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Blood-pressure-lowering effect of a vegetarian diet: controlled trial in normotensive subjects.

59 healthy, omnivorous subjects aged 25-63 years were randomly allocated to a control group, which ate an omnivorous diet for 14 weeks, or to one of two experimental groups, whose members ate an omnivorous diet for the first 2 weeks and a lacto-ovo-vegetarian diet for one of two 6-week experimental periods. Mean systolic and diastolic blood pressures did not change in the control group but fell significantly in both experimental groups during the vegetarian diet and rose significantly in the experimental group which reverted to the omnivorous diet.

A randomized control trial of a vegetarian diet in the treatment of mild hypertension.

The effect of an ovo-lacto-vegetarian (OLV) diet on blood pressure was assessed in a randomized, controlled, crossover trial in 58 mild untreated hypertensive subjects recruited from the Perth Centre for the 1983 NHF Risk Factor Prevalence Survey. Subjects were randomly allocated to one of three groups; the first maintained their usual diet throughout 12 weeks; the other two were given an OLV diet for either the first or second 6 weeks of the 12-week trial.

Bone status and adipokine levels in children on vegetarian and omnivorous diets.

BACKGROUND & AIMS: Measurements of bone mineral density (BMD) reflect bone status but not the dynamics of bone turnover. Biochemical markers, which show global skeletal activity, were validated for the assessment of bone formation and resorption processes. Adipokines also play a significant role in the regulation of bone metabolism. OBJECTIVE: To assess body composition, bone mineral density, bone turnover markers and adipokine levels in relation to vegetarian and omnivorous diets.

Ask the doctor. My doctor recently advised me to start taking an 81-mg aspirin once a day. I am physically active 62-year-old and have been a vegetarian-mostly vegan-for 35 years. My BMI is less than 24, my HDL is over 70, and my Framingham risk score is 8%. My only problems are systolic blood pressure in the 130s and an occasional episode of arrhythmia. I'd really rather not take aspirin. Am I being foolish in questioning my doctor's advice?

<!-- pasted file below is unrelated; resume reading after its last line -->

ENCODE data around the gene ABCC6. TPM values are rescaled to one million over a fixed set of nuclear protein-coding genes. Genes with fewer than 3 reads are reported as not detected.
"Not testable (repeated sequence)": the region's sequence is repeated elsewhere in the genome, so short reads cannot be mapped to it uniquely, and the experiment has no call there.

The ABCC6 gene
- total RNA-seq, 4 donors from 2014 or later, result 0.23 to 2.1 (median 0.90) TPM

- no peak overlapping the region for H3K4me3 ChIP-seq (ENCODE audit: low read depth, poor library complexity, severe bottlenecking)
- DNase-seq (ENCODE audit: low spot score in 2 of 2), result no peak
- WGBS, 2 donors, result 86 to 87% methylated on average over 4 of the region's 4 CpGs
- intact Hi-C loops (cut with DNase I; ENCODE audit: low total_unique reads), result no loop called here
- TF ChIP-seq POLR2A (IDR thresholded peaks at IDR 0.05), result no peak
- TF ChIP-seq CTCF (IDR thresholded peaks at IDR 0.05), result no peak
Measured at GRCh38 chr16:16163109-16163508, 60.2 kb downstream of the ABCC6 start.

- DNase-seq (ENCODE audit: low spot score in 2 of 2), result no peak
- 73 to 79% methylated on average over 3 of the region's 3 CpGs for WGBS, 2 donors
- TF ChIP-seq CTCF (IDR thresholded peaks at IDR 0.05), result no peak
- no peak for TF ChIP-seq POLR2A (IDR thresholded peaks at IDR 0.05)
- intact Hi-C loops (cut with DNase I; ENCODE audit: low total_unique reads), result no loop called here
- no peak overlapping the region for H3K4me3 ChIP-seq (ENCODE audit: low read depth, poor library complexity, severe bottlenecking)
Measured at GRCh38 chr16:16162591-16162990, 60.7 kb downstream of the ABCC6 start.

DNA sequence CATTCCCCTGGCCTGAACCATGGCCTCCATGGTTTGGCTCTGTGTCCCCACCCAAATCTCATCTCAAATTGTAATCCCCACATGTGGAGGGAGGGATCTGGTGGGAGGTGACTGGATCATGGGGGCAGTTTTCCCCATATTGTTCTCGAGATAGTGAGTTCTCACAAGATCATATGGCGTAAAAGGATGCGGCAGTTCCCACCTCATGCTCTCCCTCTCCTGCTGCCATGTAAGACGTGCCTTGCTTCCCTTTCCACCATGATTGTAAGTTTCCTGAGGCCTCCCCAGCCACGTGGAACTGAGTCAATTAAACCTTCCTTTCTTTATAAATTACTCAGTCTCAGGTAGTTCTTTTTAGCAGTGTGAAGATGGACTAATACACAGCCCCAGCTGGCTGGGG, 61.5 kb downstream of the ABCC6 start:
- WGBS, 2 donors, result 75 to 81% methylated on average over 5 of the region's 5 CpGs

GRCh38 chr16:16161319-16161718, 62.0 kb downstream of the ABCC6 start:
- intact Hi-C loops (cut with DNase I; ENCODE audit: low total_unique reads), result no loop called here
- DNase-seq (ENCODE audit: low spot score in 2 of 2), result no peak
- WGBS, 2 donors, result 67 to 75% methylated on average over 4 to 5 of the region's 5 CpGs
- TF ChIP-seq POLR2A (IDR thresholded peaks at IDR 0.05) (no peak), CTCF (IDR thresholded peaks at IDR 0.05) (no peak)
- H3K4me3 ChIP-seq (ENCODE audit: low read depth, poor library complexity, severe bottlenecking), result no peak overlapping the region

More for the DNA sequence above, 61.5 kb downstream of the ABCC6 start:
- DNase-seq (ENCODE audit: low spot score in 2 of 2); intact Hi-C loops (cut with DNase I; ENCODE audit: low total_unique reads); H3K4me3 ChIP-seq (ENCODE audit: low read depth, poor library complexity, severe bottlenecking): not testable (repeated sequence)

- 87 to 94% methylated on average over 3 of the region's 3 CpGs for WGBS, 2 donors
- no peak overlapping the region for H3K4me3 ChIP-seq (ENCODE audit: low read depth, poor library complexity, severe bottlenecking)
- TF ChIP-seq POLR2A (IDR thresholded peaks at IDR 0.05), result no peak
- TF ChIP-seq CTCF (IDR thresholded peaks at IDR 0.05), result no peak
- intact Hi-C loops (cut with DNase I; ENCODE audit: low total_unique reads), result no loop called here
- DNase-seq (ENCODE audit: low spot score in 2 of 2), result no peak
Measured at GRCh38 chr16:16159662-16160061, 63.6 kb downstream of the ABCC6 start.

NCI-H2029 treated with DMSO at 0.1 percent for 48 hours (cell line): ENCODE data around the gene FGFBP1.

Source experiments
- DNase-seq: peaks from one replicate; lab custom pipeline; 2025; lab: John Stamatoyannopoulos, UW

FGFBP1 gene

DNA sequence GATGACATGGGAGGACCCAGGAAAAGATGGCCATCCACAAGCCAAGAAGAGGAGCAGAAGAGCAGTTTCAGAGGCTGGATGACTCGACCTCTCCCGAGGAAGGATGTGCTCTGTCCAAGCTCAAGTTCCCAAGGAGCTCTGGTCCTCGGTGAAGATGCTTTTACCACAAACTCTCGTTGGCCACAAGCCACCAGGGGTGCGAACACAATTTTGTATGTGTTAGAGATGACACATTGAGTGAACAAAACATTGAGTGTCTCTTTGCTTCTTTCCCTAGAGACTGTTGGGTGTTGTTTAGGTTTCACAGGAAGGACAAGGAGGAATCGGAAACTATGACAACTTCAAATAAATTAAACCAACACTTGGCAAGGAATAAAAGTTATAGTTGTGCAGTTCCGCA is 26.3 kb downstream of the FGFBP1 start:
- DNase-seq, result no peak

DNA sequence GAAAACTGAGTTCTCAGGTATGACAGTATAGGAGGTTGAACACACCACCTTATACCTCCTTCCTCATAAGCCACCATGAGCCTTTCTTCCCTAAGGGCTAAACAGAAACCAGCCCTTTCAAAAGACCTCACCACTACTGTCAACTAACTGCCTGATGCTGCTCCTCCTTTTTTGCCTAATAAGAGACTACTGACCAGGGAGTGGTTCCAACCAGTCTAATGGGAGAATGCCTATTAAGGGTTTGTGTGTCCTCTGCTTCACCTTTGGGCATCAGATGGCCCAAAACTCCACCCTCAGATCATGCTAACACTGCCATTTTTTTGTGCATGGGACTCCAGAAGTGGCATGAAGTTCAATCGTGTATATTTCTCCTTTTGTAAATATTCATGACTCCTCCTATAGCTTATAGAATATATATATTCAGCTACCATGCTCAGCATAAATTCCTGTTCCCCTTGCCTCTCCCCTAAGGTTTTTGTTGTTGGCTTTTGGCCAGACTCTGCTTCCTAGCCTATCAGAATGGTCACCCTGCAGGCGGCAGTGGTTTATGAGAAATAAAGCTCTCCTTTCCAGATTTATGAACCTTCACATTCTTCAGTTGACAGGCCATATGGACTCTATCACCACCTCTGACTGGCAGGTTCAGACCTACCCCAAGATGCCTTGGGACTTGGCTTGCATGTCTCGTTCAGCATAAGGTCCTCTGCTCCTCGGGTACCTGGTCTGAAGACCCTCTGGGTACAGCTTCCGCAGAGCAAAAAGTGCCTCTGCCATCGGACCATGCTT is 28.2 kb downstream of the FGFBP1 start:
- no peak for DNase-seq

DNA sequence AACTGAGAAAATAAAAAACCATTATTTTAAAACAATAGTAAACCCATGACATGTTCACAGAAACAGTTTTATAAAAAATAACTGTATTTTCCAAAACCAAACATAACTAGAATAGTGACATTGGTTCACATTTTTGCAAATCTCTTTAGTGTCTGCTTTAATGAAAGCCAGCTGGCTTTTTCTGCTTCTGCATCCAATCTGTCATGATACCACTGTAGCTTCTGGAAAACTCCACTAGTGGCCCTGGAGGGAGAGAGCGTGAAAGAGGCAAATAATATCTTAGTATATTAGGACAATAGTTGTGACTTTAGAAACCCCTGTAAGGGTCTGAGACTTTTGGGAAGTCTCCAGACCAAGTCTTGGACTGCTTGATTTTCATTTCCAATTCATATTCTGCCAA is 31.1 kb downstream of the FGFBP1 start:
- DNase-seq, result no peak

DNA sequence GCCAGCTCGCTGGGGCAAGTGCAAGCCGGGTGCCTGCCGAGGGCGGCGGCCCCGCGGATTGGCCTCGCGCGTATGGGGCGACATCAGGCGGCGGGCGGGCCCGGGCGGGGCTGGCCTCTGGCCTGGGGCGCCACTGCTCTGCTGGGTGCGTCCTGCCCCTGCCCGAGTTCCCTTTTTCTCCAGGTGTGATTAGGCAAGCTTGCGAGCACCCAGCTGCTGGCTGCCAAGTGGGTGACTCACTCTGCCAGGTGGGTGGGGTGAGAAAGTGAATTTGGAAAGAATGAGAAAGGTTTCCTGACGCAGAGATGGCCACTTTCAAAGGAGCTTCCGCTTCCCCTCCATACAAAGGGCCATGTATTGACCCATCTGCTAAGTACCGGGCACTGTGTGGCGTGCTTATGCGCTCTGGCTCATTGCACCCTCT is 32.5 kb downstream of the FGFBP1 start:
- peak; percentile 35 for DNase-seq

Abstract summary

A randomized crossover trial on the effect of plant-based compared with animal-based meat on trimethylamine-N-oxide and cardiovascular disease risk factors in generally healthy adults: Study With Appetizing Plantfood-Meat Eating Alternative Trial (SWAP-MEAT).

BACKGROUND: Despite the rising popularity of plant-based alternative meats, there is limited evidence of the health effects of these products. OBJECTIVES: We aimed to compare the effect of consuming plant-based alternative meat (Plant) as opposed to animal meat (Animal) on health factors. The primary outcome was fasting serum trimethylamine-N-oxide (TMAO). Secondary outcomes included fasting insulin-like growth factor 1, lipids, glucose, insulin, blood pressure, and weight.

Association study of dietary non-enzymatic antioxidant capacity (NEAC) and colorectal cancer risk in the Spanish Multicase-Control Cancer (MCC-Spain) study.

PURPOSE: Studies attempting to link dietary non-enzymatic antioxidant activity (NEAC) and colorectal cancer (CRC) risk have reported mixed results. We examined this association in the Spanish Multicase-Control Study considering the likely influence of coffee and other dietary factors. METHODS: 1718 CRC cases and 3312 matched-controls provided information about diet through a validated 140-item food frequency questionnaire.

Women in LOVe: Lacto-Ovo-Vegetarian Diet Rich in Omega-3 Improves Vasomotor Symptoms in Postmenopausal Women. An Exploratory Randomized Controlled Trial.

OBJECTIVES: In the postmenopausal period, most women suffer vasomotor symptoms (VMS). It is well-known that VMS can worsen the quality of life. Diet seems to play a relevant role in the development of VMS, but the effect of diet on VMS is mainly limited to observational studies, and analyses of nutritional supplements. The aim of this study was thus to determine the efficacy of a lactoovo- vegetarian (LOVe) diet rich in omega-3 fatty acids vs. a lacto-ovo-vegetarian diet rich in EVO (extra-virgin olive oil) in reducing VMS frequency in postmenopausal women.


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